Asking parents just two simple screening questions could help health care providers and social workers to easily and quickly identify families whose young children are suffering from hunger, enabling early interventions that could prevent serious health consequences, according to a new study led by University of Maryland School of Medicine researchers.
The study, published July 1 in the journal Pediatrics, analyzed data gathered from more than 30,000 families nationwide, about a quarter of whom suffered from hunger.
The researchers examined whether the time-consuming, 18-question U.S. Household Food Security Scale provided by the federal government could be shortened and still be effective in identifying hungry families.
They found that just the first two statements, with which families were asked to agree or disagree, were key: "Within the past 12 months we worried whether our food would run out before we got money to buy more;" and "Within the past 12 months the food we bought just didn't last and we didn't have money to get more."
The researchers found that 92.5 percent of the hungry families answered "yes" to the first question, and 81.9 percent of the hungry families answered yes to the second, meaning that positive answers to those questions alone could accurately identify most families affected by hunger.
Such an efficient screening test can save time and get help to more hungry families faster, according to lead author Erin Hager, PhD, assistant professor of pediatrics at the School of Medicine.
"This paper is the evidence that it works," Hager says. "Now, this can immediately be used by any social service agency or any clinic to more quickly get hungry children connected with the assistance they need to stay nourished, healthy, and developmentally on track."
Hunger can be invisible in American children because they do not physically appear skinny or emaciated, according to senior author Maureen Black, PhD, MA, the John A. Scholl, MD, and Mary Louise Scholl, MD, Professor of Pediatrics at the School of Medicine.
"Unlike hungry children in Third World countries who may go without food, American parents have access to cheap, nutrient-deprived foods they can use to fill their children's bellies and maintain their weight. However, without critical nutrients such as iron, babies and toddlers can suffer from serious health consequences," says Black.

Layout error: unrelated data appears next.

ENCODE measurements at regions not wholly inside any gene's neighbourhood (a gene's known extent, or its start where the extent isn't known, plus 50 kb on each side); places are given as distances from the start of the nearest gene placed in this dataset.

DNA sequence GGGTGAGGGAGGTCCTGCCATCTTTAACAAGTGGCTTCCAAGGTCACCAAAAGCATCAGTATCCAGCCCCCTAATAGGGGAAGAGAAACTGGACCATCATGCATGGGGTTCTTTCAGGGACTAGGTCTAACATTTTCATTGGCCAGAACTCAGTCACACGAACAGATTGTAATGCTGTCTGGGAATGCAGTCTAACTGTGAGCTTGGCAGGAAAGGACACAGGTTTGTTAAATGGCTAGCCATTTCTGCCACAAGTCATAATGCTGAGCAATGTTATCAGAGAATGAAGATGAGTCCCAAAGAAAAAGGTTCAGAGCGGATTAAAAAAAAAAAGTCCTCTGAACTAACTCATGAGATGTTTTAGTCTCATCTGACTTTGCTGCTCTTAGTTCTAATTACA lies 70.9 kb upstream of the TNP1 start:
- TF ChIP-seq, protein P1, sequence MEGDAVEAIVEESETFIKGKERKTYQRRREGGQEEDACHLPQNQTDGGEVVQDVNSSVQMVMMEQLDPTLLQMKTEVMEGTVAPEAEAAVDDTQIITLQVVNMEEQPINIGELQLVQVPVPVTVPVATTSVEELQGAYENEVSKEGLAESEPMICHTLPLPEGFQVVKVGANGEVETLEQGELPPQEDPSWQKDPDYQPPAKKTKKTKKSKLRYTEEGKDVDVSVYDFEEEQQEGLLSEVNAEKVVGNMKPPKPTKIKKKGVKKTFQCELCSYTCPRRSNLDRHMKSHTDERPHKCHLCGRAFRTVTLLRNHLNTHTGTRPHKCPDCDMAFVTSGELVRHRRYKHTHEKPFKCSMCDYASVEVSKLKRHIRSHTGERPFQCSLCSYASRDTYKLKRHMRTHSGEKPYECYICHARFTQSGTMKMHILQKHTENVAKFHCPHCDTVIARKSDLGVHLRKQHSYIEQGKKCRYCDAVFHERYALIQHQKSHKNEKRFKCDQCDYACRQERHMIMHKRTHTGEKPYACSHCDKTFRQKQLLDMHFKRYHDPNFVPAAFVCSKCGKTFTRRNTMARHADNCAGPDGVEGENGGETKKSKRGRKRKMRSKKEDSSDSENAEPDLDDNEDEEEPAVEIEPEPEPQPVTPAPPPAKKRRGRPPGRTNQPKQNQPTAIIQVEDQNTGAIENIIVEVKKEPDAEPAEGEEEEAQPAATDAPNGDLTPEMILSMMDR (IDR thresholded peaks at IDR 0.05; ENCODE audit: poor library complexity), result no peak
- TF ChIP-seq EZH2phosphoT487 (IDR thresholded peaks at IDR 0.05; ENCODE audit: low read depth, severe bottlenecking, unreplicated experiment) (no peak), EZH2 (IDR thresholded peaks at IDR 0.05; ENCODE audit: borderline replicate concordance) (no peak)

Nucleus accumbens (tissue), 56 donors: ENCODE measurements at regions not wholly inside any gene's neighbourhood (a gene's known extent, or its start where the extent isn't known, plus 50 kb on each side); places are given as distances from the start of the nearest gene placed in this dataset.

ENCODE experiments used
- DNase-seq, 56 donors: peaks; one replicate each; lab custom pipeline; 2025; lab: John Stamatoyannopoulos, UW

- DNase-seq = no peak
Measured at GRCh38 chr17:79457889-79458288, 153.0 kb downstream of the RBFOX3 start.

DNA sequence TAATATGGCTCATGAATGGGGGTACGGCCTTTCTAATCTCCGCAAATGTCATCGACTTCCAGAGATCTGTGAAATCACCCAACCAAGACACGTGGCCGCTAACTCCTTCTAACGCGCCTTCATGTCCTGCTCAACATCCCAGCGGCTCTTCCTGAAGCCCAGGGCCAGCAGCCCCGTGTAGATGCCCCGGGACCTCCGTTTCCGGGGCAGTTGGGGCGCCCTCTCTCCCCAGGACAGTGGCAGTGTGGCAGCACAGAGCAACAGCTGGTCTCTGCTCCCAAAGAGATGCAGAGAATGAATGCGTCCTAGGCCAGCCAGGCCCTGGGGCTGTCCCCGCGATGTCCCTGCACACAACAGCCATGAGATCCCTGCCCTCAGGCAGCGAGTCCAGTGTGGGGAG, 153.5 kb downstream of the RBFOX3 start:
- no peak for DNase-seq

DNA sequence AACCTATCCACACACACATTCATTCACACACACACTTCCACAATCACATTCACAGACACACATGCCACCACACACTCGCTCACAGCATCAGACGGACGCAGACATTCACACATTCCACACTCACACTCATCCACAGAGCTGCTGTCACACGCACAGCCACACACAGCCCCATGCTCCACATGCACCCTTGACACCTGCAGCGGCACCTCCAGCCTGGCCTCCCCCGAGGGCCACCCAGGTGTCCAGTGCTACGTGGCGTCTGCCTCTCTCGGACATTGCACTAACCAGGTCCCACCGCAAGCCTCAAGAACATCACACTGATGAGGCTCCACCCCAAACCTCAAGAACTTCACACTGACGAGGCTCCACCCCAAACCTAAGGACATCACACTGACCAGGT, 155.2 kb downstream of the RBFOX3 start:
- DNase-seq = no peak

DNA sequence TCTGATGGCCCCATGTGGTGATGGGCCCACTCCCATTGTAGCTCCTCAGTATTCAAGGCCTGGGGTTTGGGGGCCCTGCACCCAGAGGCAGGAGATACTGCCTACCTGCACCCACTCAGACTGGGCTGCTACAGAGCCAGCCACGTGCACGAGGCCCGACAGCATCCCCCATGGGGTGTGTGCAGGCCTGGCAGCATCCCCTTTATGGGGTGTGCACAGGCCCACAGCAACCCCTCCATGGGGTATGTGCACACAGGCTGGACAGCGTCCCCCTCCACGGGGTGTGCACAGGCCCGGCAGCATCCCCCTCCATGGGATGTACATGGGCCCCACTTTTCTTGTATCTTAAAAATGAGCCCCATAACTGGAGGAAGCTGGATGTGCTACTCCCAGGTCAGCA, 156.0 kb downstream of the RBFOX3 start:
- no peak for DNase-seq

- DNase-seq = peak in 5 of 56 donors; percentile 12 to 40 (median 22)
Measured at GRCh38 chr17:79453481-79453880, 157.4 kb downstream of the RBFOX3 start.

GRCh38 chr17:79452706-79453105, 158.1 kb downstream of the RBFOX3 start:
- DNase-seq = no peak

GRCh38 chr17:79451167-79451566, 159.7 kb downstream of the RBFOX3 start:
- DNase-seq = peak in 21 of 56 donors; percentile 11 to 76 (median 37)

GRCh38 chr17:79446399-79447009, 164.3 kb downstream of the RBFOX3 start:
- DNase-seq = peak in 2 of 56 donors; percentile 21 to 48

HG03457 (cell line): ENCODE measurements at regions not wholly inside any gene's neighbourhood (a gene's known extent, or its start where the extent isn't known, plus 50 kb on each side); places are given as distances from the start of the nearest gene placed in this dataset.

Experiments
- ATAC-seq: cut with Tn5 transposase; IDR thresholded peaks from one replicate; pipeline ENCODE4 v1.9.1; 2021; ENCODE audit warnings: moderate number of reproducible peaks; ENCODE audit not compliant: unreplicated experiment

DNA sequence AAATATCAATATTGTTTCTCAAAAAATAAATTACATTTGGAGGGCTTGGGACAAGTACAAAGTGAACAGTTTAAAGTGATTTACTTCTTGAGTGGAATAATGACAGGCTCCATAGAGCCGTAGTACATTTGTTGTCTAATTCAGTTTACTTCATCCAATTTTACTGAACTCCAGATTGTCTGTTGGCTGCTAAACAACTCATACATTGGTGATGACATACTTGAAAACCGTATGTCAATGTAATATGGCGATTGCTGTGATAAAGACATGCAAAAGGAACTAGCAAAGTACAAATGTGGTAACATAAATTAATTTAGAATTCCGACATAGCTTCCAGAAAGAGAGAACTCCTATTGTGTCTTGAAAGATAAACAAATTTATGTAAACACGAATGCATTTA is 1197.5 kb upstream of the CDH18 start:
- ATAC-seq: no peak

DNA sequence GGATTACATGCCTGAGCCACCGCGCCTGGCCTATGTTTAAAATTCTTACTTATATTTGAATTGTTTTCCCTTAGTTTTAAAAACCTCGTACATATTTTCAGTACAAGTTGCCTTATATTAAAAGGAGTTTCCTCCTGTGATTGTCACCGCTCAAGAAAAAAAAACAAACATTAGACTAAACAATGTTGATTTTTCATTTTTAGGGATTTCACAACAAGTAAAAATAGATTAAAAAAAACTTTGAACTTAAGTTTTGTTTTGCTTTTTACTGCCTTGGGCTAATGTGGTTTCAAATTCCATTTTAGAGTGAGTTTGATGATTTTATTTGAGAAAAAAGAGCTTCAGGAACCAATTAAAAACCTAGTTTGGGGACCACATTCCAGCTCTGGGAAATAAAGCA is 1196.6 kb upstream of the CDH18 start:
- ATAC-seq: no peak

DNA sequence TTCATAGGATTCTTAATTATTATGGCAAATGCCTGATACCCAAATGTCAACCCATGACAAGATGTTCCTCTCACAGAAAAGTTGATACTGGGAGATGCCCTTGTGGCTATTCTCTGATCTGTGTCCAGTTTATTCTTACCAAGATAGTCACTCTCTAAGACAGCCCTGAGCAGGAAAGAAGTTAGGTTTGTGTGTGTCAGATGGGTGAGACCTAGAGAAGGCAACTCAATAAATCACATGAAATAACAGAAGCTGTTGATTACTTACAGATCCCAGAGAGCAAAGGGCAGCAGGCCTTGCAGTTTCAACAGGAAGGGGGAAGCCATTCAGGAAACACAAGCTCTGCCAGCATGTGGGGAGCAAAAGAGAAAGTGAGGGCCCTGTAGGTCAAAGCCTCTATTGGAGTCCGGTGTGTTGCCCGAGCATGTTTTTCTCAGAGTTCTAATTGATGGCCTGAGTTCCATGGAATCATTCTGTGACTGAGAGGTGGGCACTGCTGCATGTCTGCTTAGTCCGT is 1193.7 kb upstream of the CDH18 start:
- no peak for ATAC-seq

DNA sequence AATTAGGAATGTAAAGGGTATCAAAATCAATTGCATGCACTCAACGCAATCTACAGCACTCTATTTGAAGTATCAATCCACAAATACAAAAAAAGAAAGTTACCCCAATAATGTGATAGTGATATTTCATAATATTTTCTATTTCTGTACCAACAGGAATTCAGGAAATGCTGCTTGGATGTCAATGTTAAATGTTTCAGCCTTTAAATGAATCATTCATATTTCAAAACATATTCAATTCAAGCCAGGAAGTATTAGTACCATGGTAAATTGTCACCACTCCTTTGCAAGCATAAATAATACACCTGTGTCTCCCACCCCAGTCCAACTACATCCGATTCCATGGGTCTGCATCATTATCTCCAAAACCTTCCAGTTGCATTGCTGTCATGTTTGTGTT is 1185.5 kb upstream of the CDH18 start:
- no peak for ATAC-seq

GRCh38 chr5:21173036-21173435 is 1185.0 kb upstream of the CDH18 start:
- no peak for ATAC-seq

Health care professionals rarely ask parents if they have enough nutritious food to feed their families. "People who are hungry and who can't feed their kids are often anxious and depressed," says Black. "They don't feel good about this - food is a basic need you're supposed to provide for your children."
Identifying hungry children and intervening early is so important because of the serious health effects kids can suffer without proper nutrition. Children younger than 3 who live in food-insecure households are 90 percent more likely to be in fair or poor health (versus good or excellent health) than children in food-secure homes.
Hungry babies and toddlers are 31 percent more likely to have been hospitalized since birth, and 76 percent more likely to be at increased developmental risk than children in food-secure homes.
A quick, easy way of identifying hungry families can help them get assistance before the hunger seriously impacts the children's health. "Food stamps, welfare, and programs like WIC [Women, Infants and Children] can provide these families with nutrient-rich food to avoid the negative consequences of hunger," says Black.
The researchers hope social workers, health professionals, and other outreach workers who come in contact with needy families will begin using the quiz right away, and will immediately seek help for those who need it. Health care professionals in Baltimore can use a website set up by the City Health Department to identify nutritional resources for families who are at risk for food insecurity.
The study was conducted as part of Children's HealthWatch, a nationwide consortium of urban medical centers devoted to monitoring how national policies and environmental conditions affect the health, growth, and development of children under 3 years of age. Working in emergency departments and pediatric primary care clinics, Children's HealthWatch interviewers asked 30,098 families all 18 questions on the U.S. Household Food Security Scale.
The scale is a survey developed by the U.S. Department of Agriculture to track food insecurity in America. About 23 percent of the families who participated were food insecure.
Black and colleagues analyzed the families' responses to all 18 questions to see if fewer queries could be just as definitive as the full survey. The responses to the first two questions accurately identified the vast majority of hungry families.
The researchers evaluated statistical factors and found a sensitivity of 97 percent, meaning that only 3 percent of families who experience food insecurity were likely to be misclassified as food-secure using the two-question survey. The results are encouraging, and the new test can be implemented right away, says Black.
"We're hoping our findings will immediately enable clinics and other outreach centers to screen families for food insecurity," she says. "We want children and their parents to get help as soon as they can to prevent long-term health and developmental consequences."
"This study is an example of how taking an innovative approach to evaluating existing methods can help us find a better way and improve human health," says E. Albert Reece, MD, PhD, MBA, vice president for medical affairs, University of Maryland, and John Z. and Akiko K. Bowers Distinguished Professor and dean, University of Maryland School of Medicine. "We are confident these findings will have an immediate impact on the health of America's babies and toddlers. We're proud of Dr. Black's work toward a better life for children who are at risk."